For a week now, cameras in Cairo's Tahrir Square have provided a daily dose of a televised revolution. But to influence events that are surely to revolutionize the entire Middle East, Washington must turn its gaze toward the army barracks, where Egypt's fate will be determined.
Unlike the region's hated and oppressive rulers, Arab armies are a source of citizen pride. Tunisian President Ben Ali was forced to flee to Saudi Arabia this month after his army sent the unsubtle message that it could no longer defend his life.
ElBaradei, who recently returned to Egypt like a visitor from Planet Vienna, has no ties to the half-million-man Egyptian army -- which is built with American money and support and run by generals with close ties to their Pentagon counterparts.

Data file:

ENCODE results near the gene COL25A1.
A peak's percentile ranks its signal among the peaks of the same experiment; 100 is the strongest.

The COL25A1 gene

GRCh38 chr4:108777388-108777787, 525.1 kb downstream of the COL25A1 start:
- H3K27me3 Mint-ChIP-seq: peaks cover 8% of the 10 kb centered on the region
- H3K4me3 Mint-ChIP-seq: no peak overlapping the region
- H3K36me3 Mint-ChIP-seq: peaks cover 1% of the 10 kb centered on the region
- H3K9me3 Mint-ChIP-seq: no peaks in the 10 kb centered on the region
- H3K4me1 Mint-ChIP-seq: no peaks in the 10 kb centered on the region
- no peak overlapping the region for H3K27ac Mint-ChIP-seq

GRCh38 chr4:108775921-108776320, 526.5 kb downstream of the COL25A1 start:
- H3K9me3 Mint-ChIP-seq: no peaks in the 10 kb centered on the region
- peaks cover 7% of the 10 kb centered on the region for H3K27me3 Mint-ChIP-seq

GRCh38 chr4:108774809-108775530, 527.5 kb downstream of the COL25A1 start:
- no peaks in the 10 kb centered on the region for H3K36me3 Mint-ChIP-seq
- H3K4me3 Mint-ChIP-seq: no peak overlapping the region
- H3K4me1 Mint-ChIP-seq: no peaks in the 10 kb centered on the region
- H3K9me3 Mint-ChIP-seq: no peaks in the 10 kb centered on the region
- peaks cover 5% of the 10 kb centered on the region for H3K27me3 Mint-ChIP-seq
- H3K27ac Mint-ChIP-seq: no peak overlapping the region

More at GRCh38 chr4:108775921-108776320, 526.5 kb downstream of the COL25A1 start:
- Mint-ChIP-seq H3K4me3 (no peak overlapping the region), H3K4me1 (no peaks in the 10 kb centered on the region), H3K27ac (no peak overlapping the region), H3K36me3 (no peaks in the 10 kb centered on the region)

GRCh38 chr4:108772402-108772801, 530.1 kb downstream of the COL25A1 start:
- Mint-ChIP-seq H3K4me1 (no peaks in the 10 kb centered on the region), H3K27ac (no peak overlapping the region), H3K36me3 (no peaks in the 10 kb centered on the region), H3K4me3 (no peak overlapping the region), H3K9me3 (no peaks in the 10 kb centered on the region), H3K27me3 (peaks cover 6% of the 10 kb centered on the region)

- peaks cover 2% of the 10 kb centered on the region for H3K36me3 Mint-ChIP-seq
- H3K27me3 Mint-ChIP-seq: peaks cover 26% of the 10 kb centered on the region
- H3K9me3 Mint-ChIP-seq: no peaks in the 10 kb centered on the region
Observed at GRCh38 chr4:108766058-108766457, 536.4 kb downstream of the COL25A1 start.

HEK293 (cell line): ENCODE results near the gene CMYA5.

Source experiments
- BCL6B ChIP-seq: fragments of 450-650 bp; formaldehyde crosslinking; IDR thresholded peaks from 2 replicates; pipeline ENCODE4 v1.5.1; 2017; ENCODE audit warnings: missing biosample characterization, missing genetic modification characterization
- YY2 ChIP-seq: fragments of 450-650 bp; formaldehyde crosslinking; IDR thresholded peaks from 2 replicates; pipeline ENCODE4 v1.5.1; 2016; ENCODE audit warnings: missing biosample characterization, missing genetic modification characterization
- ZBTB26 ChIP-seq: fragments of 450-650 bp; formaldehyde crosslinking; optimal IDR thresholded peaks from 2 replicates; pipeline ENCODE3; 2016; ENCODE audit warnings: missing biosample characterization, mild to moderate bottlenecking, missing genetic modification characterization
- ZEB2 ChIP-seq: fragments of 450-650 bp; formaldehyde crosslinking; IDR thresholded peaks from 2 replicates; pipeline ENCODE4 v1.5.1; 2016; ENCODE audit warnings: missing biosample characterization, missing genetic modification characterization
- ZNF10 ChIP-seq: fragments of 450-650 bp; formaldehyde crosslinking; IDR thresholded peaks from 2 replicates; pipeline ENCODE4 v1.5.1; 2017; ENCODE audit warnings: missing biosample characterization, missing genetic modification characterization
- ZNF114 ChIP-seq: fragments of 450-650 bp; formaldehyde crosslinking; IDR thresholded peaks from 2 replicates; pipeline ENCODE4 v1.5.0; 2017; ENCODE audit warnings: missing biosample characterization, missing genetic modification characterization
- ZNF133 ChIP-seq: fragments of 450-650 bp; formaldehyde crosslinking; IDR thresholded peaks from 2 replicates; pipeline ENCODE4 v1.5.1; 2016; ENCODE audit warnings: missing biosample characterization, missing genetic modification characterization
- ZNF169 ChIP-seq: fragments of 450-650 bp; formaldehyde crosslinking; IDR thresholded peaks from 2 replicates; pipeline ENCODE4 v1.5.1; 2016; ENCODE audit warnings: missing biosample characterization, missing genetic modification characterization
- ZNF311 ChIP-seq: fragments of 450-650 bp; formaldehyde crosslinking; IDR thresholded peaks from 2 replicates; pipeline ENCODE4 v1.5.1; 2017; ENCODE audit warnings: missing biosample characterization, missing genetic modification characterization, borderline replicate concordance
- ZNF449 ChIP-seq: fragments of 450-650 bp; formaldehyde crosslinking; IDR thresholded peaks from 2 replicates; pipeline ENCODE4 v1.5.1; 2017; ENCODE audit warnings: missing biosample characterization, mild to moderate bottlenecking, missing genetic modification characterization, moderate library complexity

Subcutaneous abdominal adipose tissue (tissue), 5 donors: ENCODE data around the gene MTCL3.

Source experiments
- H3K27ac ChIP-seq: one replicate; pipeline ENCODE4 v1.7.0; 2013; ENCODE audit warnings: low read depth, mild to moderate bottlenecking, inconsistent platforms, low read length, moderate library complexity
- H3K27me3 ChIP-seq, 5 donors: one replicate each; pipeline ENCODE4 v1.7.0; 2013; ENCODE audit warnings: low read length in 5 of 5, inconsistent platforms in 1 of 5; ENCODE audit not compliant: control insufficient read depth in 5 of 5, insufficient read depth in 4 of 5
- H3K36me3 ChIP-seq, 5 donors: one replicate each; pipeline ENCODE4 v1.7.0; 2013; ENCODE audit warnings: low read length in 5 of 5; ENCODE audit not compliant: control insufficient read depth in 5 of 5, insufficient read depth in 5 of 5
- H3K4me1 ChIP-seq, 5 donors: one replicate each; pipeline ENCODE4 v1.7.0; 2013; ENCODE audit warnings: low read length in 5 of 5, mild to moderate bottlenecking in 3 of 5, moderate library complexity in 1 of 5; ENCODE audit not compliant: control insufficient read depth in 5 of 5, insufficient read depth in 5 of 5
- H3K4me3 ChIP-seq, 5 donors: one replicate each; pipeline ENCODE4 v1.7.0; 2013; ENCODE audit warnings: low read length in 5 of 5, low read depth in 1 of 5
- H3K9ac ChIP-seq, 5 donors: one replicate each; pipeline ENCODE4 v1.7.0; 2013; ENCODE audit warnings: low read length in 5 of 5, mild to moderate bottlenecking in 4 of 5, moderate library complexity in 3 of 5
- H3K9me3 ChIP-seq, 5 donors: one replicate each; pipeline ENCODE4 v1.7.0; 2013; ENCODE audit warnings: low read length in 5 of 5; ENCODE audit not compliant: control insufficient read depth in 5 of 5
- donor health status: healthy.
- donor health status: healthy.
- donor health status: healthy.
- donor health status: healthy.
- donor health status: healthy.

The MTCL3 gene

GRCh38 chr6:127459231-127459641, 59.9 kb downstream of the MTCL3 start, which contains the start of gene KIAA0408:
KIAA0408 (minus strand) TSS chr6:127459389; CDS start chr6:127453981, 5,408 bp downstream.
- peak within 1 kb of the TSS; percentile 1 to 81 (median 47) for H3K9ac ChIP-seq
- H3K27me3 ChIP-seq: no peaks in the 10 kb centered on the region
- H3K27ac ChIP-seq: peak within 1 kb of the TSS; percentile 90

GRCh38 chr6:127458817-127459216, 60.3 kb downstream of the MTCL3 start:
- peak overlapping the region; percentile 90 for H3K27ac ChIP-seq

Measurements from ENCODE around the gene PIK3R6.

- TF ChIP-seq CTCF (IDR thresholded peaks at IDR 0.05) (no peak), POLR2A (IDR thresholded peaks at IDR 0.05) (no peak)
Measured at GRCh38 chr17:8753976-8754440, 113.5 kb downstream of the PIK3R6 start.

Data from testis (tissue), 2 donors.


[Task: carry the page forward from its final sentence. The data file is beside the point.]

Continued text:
Why not set up a meeting: Mohamed, say hello to Gens. Tantawi and Enan. Generals, this is ElBaradei. Now play nice, be friends and we'll continue our support of Egypt -- which, as you know, can't feed its people without our help. With out us, you may become the next victim of the street crowds."
It may be the least bad option we have to ensure that Egypt doesn't fall into the hands of fanatical Islamist forces the way Iran did 30 years ago.
Can President Hosni Mubarak survive? Or (better yet) could Omar Suleiman, the long-trusted aide who was named vice president over the weekend, take the reins of power? Either would probably soon need to employ the violent tactics that let ruthless leaders survive in places like Syria and Iran. Unlike those guys -- and as dependents who receive nearly $2 billion a year in U.S. aid -- Egypt's current rulers must listen to Washington, and we no longer have the stomach to support such tactics.
Benny Avni is a New York Post columnist. To continue reading his column on protests in Egypt, click here.